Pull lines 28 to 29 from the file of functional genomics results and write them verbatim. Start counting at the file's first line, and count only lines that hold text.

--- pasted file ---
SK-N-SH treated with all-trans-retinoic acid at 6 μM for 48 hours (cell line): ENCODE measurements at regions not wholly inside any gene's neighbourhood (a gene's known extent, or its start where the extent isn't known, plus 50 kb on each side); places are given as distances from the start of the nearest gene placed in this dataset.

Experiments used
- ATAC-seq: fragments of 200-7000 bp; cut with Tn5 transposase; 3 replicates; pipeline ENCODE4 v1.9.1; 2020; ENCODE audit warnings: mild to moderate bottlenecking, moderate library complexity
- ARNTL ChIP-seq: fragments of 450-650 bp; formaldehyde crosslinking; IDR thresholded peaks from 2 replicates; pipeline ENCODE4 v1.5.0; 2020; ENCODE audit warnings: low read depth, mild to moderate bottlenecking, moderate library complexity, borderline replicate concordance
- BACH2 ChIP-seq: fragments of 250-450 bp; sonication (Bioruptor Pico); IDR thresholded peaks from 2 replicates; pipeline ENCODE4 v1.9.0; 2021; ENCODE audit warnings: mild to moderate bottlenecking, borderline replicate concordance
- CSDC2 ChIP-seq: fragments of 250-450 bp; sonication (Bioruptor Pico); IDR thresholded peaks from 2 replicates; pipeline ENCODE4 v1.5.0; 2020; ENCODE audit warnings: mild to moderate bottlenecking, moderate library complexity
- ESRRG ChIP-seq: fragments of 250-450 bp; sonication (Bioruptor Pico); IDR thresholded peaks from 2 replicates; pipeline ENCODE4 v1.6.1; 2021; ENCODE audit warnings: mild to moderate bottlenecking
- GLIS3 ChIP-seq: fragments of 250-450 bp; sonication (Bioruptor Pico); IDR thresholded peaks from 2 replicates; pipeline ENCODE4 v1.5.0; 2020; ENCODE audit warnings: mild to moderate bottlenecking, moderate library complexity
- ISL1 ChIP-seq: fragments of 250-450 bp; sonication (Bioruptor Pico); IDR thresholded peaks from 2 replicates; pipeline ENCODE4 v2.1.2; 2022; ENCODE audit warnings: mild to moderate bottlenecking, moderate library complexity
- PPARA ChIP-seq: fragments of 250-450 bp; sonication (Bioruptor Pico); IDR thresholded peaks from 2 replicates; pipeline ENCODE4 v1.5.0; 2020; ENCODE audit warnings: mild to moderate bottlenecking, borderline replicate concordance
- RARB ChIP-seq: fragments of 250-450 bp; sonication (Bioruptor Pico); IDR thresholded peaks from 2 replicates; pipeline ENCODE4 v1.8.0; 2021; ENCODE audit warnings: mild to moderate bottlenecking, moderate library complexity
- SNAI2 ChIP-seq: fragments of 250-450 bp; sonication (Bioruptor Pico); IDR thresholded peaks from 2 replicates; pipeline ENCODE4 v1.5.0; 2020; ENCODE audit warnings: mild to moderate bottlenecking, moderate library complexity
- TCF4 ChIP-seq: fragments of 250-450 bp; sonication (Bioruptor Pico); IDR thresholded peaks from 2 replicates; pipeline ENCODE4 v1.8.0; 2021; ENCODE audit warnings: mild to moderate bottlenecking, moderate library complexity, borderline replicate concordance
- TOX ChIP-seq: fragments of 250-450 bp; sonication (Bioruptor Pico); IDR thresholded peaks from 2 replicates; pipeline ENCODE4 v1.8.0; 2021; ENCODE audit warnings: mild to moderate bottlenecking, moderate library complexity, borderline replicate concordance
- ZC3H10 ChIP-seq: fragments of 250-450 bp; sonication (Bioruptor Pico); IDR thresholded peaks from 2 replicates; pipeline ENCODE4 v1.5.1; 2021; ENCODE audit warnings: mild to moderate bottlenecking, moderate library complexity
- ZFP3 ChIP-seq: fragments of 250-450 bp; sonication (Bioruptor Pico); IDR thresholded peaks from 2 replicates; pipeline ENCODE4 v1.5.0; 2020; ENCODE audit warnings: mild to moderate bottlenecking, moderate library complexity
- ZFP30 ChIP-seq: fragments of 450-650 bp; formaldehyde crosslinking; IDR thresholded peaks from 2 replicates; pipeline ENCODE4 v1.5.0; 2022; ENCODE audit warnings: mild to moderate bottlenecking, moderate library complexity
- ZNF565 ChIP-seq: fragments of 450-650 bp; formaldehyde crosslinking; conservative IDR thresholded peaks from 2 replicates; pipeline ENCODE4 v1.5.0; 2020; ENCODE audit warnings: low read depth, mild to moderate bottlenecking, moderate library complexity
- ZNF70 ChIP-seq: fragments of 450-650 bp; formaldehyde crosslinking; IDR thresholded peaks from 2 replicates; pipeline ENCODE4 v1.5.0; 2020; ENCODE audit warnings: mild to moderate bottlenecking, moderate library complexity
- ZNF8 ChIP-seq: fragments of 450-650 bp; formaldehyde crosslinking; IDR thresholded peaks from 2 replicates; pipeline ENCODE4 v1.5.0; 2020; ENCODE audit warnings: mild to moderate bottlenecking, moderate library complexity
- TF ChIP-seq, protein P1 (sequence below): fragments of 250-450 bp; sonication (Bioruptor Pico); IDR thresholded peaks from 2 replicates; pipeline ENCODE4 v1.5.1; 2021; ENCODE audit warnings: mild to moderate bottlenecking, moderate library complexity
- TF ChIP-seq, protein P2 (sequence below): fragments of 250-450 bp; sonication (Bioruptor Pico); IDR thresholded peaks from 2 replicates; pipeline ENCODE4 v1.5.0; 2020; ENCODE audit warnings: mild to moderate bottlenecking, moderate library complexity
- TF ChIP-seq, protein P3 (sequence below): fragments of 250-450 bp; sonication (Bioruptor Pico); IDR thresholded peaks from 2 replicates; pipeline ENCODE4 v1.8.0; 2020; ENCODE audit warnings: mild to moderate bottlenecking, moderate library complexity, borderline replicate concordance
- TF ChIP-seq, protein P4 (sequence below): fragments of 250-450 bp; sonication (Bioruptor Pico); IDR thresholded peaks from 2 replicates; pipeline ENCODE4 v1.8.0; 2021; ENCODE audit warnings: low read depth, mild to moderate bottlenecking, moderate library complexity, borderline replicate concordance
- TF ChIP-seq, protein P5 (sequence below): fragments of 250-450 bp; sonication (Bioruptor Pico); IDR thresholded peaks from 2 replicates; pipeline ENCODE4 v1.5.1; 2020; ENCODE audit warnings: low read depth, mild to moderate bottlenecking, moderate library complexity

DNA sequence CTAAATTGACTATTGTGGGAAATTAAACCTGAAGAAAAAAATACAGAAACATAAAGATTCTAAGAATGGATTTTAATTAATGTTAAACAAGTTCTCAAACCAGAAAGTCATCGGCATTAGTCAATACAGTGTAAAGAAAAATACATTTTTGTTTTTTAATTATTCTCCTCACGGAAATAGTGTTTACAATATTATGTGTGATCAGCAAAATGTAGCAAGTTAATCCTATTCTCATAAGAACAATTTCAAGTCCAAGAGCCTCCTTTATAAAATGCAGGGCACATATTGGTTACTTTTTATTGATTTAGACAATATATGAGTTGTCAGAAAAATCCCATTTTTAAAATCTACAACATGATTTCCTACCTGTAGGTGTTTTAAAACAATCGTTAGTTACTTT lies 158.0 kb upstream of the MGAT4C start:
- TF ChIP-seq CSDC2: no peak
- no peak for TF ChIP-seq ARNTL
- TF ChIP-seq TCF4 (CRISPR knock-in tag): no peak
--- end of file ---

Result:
- no peak for TF ChIP-seq ARNTL
- TF ChIP-seq TCF4 (CRISPR knock-in tag): no peak